Saturday, November 18, 2017

Tomorrow is my husband’s birthday. It must be a difficult moment in any bereavement.

Today was a good day – successful knitting, exciting rugby. Scotland came that close to beating the All Blacks.

I figured out what was going wrong with the shawl edging last night. Can I explain it?

In my (admittedly limited) experience of lace knitting, the knitting of a shawl edging begins at the inner, straight edge, whether you are knitting the edging onto an otherwise-finished shawl or, as in this case, knitting it first. The pattern stitches are done on that first, outward-headed row, and on all subsequent odd-numbered rows. Unless you’re doing a really fancy-schmancy lace with pattern stitches on both sides.

I assumed that that was the case here. I have, perforce, bought the kit from Jamieson & Smith, which includes charts. I am glad to have them. Amedro didn’t chart her designs. The new chart clearly shows the scallops to the left, as the work faces you for the first row.

But that's not right. By the time I had finally finished two pattern repeats, it was clear that the knitting started out at the scalloped edge.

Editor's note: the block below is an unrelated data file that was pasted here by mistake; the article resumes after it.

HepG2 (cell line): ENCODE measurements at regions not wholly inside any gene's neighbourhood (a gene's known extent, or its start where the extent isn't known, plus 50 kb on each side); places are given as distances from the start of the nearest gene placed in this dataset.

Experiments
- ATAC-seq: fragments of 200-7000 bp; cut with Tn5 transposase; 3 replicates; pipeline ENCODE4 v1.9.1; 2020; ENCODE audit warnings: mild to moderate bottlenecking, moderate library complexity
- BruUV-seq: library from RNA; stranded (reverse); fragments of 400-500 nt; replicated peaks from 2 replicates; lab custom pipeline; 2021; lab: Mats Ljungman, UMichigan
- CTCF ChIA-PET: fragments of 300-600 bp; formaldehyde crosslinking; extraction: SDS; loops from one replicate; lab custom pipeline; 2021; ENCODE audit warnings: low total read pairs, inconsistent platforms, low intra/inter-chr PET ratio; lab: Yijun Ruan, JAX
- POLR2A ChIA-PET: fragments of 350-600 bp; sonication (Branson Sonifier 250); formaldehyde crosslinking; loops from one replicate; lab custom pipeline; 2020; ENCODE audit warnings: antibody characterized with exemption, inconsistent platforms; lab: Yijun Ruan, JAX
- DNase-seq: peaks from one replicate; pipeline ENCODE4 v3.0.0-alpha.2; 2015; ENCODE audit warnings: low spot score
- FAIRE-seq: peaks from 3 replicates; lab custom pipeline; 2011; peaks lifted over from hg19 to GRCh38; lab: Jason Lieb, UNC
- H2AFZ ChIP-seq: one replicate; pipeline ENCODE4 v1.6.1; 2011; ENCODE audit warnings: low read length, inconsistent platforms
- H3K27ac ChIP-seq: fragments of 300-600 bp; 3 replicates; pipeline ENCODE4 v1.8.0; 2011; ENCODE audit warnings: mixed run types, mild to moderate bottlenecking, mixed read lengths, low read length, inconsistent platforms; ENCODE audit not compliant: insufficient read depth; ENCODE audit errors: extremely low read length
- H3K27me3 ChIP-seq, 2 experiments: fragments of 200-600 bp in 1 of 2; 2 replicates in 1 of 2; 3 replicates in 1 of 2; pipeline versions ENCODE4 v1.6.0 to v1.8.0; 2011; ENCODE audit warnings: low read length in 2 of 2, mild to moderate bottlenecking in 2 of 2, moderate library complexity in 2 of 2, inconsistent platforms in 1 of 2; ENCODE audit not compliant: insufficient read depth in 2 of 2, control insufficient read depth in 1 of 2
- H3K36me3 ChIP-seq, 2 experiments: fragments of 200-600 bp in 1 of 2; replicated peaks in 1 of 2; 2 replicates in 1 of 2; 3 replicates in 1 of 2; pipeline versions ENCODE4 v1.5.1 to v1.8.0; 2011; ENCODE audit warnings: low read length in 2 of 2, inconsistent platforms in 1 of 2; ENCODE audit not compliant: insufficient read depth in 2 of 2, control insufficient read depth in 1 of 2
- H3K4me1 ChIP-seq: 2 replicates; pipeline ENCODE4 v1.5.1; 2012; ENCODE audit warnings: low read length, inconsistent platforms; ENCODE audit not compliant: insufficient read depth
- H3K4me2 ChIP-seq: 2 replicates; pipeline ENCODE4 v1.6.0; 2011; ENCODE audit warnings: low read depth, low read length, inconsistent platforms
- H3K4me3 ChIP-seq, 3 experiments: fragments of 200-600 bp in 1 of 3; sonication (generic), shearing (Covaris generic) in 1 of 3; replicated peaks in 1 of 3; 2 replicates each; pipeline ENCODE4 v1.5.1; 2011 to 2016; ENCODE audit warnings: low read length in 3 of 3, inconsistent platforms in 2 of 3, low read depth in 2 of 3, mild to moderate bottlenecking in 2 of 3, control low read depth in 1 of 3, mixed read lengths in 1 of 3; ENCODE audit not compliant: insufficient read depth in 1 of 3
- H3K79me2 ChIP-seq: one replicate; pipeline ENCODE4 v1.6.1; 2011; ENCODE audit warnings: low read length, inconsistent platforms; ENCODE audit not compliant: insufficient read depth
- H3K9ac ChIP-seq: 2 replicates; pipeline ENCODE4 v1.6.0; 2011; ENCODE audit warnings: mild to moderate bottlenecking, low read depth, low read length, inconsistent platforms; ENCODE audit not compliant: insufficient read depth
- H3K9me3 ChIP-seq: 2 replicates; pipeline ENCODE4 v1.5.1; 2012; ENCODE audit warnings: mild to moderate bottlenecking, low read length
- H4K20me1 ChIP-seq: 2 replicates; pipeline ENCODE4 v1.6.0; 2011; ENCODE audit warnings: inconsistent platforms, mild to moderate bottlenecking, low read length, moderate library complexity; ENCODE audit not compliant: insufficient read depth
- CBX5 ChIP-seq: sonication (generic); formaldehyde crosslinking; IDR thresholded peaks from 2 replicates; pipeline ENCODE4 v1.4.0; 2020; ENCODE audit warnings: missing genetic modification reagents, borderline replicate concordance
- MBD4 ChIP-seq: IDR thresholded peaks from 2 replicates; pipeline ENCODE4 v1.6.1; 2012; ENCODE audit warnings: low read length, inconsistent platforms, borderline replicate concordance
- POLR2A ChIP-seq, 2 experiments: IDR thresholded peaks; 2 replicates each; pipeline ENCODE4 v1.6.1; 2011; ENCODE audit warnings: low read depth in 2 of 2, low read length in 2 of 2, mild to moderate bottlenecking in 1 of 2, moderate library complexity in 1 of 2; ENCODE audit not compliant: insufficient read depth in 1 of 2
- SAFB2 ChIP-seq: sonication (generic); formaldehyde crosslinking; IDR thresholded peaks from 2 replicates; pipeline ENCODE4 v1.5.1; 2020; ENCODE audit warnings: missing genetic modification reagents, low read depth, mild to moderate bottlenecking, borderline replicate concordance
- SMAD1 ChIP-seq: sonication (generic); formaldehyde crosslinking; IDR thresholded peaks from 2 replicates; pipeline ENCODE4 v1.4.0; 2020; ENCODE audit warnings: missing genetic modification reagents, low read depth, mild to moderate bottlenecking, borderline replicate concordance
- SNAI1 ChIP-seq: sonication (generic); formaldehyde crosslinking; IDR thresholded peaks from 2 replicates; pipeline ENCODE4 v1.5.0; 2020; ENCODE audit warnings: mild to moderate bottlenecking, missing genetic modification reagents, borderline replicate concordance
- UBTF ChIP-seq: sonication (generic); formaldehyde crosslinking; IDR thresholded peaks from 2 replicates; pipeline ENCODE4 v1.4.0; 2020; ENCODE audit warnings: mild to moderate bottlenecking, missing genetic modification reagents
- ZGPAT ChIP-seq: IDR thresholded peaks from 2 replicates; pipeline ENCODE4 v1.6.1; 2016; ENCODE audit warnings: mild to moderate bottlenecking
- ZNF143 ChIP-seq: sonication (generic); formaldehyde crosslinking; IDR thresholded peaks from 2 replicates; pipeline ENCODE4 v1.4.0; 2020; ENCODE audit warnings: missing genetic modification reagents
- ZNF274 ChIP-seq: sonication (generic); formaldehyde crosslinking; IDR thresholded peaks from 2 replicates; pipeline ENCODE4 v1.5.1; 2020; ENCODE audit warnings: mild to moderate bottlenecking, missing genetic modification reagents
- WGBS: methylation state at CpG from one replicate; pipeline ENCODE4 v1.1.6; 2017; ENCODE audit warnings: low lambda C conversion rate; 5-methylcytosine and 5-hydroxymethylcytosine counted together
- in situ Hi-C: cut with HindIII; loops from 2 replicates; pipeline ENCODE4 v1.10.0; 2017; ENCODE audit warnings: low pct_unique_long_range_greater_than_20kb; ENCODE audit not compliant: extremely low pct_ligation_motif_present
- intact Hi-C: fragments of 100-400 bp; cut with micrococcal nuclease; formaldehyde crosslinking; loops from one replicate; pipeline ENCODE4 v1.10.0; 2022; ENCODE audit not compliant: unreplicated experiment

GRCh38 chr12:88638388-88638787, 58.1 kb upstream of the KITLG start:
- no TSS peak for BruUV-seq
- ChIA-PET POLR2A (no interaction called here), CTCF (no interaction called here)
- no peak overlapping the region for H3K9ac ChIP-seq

Now that I have grasped that, all is going well. I’ve done eight scallops, 10% of the whole. The danger now is inattention due to the easy pattern. The answer will be (as so often in life) little-and-often.

It has left me wondering, how does the knitting know which side to put the scallops on? For the first eight rows, you are increasing; then, for the next eight, decreasing. The chart, as printed, looks curiously upside down. But why? The symbols are correct, and following the chart will produce the desired result, if not the expected one.


I did a bit more of the Soutache, too. I am tempted to knit the Blue Sky Fibers slouch hat again. It’s been cold here lately, and Greek Helen has been wearing the one I knit for her last year. It’s certainly attractive. It makes a good, if rather expensive, Christmas present. It’s ideal winter solstice knitting. It would be something straightforward and simple, on days when both the Soutache and the shawl seem too much of a challenge.

Friday, November 17, 2017

A distinctly better day.